In addition to that, you will probably be required to reimburse the school for the costs of work permit, teacher's license, admin staff's shoe leather, etc, etc. You can expect to cough up something in the region of 5,000 baht.
More importantly, once you quit a job, your work permit and one-year visa are null and void. You now have 7 days to leave the country and get a new visa.
Make sure that you keep tabs on exactly when the school hands back your work permit to the labor department, because that's when the 7-day clock starts ticking. I've heard numerous stories of schools failing to tell the teacher that they've already cancelled the work permit and the teacher suddenly staring at a hefty overstay fine.
Needless to say, breaking a contract is something you really should avoid doing if at all possible.
Paully also adds the following - In addition to the advice already given, remember that if your written employment contract has a notice period clause in it (as is common), for example, allowing your employer or you to terminate the contract on one month's written notice to the other party, you are NOT breaking your contract by giving your employer one month's written notice of leaving.
You are terminating your contract by agreement. This is as valid in Thai law as in US or UK law.
Your employer may still be pissed off, but there's nothing in law he can do about it other than try to hold up your application for a new work permit.
Keep a copy of your letter of notice and contact the Ministry of Labour if your old employer refuses to give you the Min of Labour a release form (Tor Dor 11) agreeing to your leaving and allowing you to get a new work permit.
Update from a teacher regarding the '7-day rule'
In my case, the employer wrote on whatever form it was that they presented to the Labour Department that my last date of employment was 12 June.
They actually notified the Labour Department on 14 June and subsequently notified Immigration on 15 June. Immigration gave me until 18 June (ie, the clock started ticking the first second into 12 June) to leave the country.
I was expecting a date of 21st June, so this was a bit of a surprise, but not a problem.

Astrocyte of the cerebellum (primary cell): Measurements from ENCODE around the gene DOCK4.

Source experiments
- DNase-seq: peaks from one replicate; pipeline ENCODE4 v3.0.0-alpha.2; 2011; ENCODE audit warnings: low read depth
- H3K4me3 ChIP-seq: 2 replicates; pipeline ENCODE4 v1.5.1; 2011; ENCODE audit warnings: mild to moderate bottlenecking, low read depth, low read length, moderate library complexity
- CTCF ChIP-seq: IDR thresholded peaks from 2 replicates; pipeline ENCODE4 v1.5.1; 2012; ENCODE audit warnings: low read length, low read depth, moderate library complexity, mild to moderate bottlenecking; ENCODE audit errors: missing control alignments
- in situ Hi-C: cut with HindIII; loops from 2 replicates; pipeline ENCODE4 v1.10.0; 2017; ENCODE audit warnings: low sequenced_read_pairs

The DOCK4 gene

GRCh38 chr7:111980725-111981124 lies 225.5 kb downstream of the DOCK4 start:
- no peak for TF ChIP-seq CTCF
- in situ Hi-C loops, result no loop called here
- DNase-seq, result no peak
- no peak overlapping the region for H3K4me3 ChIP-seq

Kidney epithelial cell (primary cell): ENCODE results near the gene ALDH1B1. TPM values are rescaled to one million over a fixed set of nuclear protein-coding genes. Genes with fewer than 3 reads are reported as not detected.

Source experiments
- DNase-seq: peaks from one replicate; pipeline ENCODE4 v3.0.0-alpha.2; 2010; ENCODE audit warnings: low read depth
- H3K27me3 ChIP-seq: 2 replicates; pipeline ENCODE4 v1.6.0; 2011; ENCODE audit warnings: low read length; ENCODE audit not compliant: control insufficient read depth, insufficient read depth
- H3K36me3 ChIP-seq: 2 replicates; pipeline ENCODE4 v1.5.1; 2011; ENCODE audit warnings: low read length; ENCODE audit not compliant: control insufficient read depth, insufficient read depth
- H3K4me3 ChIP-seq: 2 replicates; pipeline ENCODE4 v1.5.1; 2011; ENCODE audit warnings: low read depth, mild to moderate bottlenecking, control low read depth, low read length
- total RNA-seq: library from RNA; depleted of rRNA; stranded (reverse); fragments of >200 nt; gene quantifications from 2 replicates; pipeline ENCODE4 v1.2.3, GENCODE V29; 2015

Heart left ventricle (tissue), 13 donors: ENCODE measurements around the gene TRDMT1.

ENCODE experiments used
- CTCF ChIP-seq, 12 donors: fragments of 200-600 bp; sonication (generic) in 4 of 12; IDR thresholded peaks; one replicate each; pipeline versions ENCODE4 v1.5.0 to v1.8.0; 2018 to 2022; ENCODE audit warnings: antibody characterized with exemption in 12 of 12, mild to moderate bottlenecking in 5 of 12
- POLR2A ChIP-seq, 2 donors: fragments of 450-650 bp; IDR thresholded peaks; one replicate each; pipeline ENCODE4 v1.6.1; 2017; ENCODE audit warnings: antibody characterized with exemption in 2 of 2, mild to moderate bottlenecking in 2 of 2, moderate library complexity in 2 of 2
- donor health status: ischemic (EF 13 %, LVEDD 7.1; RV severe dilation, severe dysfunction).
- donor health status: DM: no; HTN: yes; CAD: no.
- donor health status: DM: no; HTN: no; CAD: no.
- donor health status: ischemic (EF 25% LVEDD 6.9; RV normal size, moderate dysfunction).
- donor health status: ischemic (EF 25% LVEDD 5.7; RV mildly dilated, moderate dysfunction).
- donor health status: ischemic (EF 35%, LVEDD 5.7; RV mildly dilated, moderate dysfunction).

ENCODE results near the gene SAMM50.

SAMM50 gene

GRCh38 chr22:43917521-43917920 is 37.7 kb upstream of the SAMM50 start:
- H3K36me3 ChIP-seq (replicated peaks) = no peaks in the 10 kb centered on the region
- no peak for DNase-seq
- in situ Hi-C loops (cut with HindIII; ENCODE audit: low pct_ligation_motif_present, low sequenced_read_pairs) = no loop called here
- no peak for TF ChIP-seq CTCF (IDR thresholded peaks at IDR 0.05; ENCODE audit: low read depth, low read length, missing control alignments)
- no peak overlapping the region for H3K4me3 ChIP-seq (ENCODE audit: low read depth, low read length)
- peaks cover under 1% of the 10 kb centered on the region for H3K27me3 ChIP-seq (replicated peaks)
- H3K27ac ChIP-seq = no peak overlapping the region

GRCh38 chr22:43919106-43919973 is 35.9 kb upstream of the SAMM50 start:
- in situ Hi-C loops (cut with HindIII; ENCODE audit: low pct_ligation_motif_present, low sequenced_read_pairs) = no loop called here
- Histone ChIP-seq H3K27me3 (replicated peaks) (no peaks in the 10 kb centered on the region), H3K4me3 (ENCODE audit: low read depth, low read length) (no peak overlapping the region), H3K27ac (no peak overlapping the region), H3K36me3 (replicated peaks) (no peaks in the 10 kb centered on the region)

You need a school backing you up in order to get yourself a teacher's license. If the school can't do the paperwork then your own chances of doing it will be slim to non-existent.
Many schools do not actually know how to get licenses and work permits for foreign teachers, or do not have a member of staff who has ever done it. In this case things can get very drawn out with the application being postponed indefinitely. If you're the first or only foreigner in a school, good luck.
The actual process need not take a long time. The important thing is to get the teacher's license because that will enable you to file your work permit application, which is then enough to extend your visa.
The process shouldn't take more than a month according to several school admin people that I have spokn to.
Firstly, this is by and large the employer's responsibilty and not the teacher's.
You need to liaise with your school's admin person and tell them that you are leaving (hopefully you gave them 30 days notice) and discuss this issue.
Ask the employer to inform you as soon as your work permit has been cancelled and returned to the labor department. You must ensure that this procedure has been carried out or else getting your new work permit for the next job could be a problem.
Years ago, it was the responsibilty of the employer to give the teacher a chit to show that the permit had been cancelled but that's no longer the case. Therefore the current system is open to all sorts of administrative procrastination if your school is that way inclined.